The Killing Fields exposed the Khmer Rouge intentions to create a classless society through social engineering. The party forced urban dwellers, labeled "the new people," into agricultural communes to work alongside the rural farmers and peasants, labeled "the old people." Pol Pot, the party's leader, based this plan on a simple 10-point program outlined by Karl Marx and Friedrich Engels in their 1848 Communist Manifesto. (This was in turn based on The Manifesto of Equals written in 1796 which justified mass murder in the pursuit of universal equality.) So, unlike our Founding Fathers who wrote and rewrote their manifestos (later becoming the Constitution) based on Enlightenment ideas of republicanism -- the limited but vital role of the government in guaranteeing individual freedoms -- these movements were based on promotions of centralized government.

Over 32 years ago, while Cambodian farmers fought to save their lands and lives, my work as a New York City teacher brought me face to face with troubled and economically disadvantaged inner city youth. Knowing that half of all our products and jobs are created by small companies and seeing that entrepreneurial education was a way to teach math, reading and writing, I founded an organization that specialized in this area by developing curriculum, performing teacher training and providing alumni services. The Network For Teaching Entrepreneurship has been one of the most successful entrepreneurial education programs of all time. Thanks in part to that work, today young people around the world -- including Cambodians -- are embracing entrepreneurship again.

Luckily, the founders of our country enshrined political freedom in our laws. However, today many Americans find our own tax code is much too complex and unfair. As billionaire Warren Buffett noted, he pays less tax as a percentage of his income than his secretary. I think the simplification of our own tax code could help Americans to create more jobs and innovate in the market, just as our Founding Fathers hoped for when they penned the Constitution -- and particularly the Bill of Rights, where individuals are protected and innovation is encouraged. A simplified American tax system would help our entrepreneurs grow their businesses and provide jobs. Under "The Buffett Rule," Warren Buffett recommended of a minimum tax on all top wage earners. No household making more than $1 million per year should pay a smaller share of its income in taxes than a middle-class family pays.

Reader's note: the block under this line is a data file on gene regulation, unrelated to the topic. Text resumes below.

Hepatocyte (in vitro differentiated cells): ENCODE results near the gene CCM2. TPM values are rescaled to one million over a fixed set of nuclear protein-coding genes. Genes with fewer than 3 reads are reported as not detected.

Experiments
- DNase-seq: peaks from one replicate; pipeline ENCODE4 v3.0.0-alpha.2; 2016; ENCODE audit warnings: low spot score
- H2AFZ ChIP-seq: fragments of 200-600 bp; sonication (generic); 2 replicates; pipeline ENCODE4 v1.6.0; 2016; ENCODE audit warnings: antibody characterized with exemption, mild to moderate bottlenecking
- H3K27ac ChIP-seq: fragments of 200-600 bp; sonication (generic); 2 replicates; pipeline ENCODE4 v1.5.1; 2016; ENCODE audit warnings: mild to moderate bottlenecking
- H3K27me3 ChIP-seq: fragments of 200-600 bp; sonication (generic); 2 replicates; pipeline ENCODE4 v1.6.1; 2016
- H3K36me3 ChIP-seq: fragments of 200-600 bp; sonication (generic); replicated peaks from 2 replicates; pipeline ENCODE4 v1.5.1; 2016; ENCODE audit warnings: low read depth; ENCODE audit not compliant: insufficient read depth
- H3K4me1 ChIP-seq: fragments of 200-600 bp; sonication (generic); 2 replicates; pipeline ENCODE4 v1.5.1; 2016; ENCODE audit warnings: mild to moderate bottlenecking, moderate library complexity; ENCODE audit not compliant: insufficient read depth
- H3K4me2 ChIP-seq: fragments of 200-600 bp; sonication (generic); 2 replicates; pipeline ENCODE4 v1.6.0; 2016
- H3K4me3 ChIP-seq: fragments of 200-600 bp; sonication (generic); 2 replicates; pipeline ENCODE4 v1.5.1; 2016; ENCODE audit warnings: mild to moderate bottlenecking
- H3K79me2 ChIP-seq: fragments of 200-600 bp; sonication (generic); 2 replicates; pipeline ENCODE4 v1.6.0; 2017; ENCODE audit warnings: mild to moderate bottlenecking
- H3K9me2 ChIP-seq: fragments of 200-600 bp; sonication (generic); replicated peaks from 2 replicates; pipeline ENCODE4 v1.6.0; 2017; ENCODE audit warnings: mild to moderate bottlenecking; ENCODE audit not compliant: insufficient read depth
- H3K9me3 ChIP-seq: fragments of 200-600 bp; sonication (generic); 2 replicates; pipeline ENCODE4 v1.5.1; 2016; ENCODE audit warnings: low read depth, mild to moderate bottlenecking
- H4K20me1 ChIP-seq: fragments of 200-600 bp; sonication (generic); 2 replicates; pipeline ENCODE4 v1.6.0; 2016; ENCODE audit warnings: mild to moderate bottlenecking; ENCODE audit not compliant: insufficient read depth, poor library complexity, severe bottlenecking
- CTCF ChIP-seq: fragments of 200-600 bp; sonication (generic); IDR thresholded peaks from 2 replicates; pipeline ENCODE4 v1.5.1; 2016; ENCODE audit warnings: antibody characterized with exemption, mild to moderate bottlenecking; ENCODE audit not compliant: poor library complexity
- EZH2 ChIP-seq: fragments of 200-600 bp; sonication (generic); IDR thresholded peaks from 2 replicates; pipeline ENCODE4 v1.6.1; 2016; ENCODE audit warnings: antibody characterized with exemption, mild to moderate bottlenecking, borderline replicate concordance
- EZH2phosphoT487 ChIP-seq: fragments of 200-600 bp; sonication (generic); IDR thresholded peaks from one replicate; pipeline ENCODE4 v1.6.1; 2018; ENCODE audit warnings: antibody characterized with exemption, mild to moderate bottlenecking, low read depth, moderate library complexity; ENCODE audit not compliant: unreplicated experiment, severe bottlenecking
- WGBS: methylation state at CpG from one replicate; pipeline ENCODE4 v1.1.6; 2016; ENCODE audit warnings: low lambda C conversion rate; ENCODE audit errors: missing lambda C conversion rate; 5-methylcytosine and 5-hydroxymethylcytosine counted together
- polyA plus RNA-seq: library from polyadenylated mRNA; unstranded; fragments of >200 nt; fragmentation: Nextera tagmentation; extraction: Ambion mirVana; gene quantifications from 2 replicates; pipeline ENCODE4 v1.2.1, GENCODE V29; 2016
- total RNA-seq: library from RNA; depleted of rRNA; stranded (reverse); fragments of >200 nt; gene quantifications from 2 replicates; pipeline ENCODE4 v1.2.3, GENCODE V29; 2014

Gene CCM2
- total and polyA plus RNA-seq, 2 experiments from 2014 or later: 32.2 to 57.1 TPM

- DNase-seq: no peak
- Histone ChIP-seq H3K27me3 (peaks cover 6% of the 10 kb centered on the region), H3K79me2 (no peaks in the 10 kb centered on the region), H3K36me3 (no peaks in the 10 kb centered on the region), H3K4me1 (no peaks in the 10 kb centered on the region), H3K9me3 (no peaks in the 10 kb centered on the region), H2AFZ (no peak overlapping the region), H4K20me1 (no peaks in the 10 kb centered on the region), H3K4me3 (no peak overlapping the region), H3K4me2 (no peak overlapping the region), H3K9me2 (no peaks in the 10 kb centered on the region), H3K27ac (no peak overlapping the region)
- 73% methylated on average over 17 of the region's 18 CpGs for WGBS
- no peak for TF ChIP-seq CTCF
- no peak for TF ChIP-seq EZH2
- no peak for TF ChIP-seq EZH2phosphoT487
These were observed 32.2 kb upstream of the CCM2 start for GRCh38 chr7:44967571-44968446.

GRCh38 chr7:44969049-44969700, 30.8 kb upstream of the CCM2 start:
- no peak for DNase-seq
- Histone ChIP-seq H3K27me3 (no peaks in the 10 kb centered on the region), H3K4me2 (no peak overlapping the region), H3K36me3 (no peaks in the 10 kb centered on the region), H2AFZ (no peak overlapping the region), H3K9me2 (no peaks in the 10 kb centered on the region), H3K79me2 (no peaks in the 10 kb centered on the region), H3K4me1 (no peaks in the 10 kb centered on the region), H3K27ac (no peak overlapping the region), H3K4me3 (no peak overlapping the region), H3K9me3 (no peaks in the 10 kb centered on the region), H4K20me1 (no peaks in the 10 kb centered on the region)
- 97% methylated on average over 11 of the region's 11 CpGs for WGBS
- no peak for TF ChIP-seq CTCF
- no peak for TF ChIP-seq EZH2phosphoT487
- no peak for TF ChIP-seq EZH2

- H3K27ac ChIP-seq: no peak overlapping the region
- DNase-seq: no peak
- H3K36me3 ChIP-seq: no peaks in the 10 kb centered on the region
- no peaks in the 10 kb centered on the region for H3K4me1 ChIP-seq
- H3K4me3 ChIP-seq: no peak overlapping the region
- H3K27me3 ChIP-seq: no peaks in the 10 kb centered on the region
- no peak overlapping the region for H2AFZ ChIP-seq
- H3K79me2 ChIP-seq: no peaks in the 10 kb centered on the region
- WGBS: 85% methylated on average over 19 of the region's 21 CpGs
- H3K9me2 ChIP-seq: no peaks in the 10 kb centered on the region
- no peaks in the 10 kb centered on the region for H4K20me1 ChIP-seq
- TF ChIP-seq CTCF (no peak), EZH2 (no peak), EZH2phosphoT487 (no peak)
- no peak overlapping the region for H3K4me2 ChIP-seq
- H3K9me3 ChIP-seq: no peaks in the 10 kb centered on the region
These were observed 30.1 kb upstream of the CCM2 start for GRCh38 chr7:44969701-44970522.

One of the few survivors of the Killing Fields, Chum Mey.

Like many revolts before it, the Cambodian holocaust was triggered by tensions between over-taxed small time farmers and government workers. Large landowners living in urban areas benefited from the forced transfer of wealth. Today, our own market and tax subsidies benefit one group at the expense of another. These inequalities reflect an economic system that places unnecessary financial burdens on small businesses and working people.

My Cambodian tour guide Kol Nou Thavrin cherishes his freedoms and will never take them for granted. But what about around the world? We must learn from the mistakes made in Cambodia to ensure that this never happens again.

Special thanks to Youk Chhang of the Documentation Center of Cambodia and Entrepreneurship Professor Emad Rahim for advice on this post. Special thanks to Lauren Bailey and Maya Horgan for their assistance on this post.